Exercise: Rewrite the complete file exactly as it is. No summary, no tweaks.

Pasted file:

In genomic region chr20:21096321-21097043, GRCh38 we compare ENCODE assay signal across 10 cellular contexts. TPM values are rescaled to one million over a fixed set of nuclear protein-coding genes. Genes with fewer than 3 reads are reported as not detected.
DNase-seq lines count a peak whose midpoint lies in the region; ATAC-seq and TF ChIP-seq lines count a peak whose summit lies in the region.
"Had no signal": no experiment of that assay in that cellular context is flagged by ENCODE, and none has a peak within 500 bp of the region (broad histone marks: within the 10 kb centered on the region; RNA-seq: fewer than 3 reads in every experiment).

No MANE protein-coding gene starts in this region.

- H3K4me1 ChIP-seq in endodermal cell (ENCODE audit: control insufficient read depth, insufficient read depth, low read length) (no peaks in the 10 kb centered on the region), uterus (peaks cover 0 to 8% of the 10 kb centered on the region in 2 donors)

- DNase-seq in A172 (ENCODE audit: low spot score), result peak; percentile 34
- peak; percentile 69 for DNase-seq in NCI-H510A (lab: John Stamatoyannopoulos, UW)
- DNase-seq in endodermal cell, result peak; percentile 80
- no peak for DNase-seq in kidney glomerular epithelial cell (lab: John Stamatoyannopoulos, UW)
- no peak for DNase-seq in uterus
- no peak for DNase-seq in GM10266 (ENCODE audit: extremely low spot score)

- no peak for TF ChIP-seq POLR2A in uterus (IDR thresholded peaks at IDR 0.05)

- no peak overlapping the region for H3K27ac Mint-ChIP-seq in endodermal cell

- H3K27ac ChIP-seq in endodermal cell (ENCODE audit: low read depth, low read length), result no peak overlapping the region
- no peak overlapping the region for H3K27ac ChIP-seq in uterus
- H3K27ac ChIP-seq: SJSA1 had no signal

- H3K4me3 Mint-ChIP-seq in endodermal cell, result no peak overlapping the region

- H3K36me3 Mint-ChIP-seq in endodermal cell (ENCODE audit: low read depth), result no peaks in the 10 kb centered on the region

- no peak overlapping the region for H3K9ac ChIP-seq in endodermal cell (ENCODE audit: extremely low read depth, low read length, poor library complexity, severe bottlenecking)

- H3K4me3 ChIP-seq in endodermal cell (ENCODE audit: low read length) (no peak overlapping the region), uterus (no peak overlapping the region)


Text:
In genomic region chr20:21096321-21097043, GRCh38 we compare ENCODE assay signal across 10 cellular contexts. TPM values are rescaled to one million over a fixed set of nuclear protein-coding genes. Genes with fewer than 3 reads are reported as not detected.
DNase-seq lines count a peak whose midpoint lies in the region; ATAC-seq and TF ChIP-seq lines count a peak whose summit lies in the region.
"Had no signal": no experiment of that assay in that cellular context is flagged by ENCODE, and none has a peak within 500 bp of the region (broad histone marks: within the 10 kb centered on the region; RNA-seq: fewer than 3 reads in every experiment).

No MANE protein-coding gene starts in this region.

- H3K4me1 ChIP-seq in endodermal cell (ENCODE audit: control insufficient read depth, insufficient read depth, low read length) (no peaks in the 10 kb centered on the region), uterus (peaks cover 0 to 8% of the 10 kb centered on the region in 2 donors)

- DNase-seq in A172 (ENCODE audit: low spot score), result peak; percentile 34
- peak; percentile 69 for DNase-seq in NCI-H510A (lab: John Stamatoyannopoulos, UW)
- DNase-seq in endodermal cell, result peak; percentile 80
- no peak for DNase-seq in kidney glomerular epithelial cell (lab: John Stamatoyannopoulos, UW)
- no peak for DNase-seq in uterus
- no peak for DNase-seq in GM10266 (ENCODE audit: extremely low spot score)

- no peak for TF ChIP-seq POLR2A in uterus (IDR thresholded peaks at IDR 0.05)

- no peak overlapping the region for H3K27ac Mint-ChIP-seq in endodermal cell

- H3K27ac ChIP-seq in endodermal cell (ENCODE audit: low read depth, low read length), result no peak overlapping the region
- no peak overlapping the region for H3K27ac ChIP-seq in uterus
- H3K27ac ChIP-seq: SJSA1 had no signal

- H3K4me3 Mint-ChIP-seq in endodermal cell, result no peak overlapping the region

- H3K36me3 Mint-ChIP-seq in endodermal cell (ENCODE audit: low read depth), result no peaks in the 10 kb centered on the region

- no peak overlapping the region for H3K9ac ChIP-seq in endodermal cell (ENCODE audit: extremely low read depth, low read length, poor library complexity, severe bottlenecking)

- H3K4me3 ChIP-seq in endodermal cell (ENCODE audit: low read length) (no peak overlapping the region), uterus (no peak overlapping the region)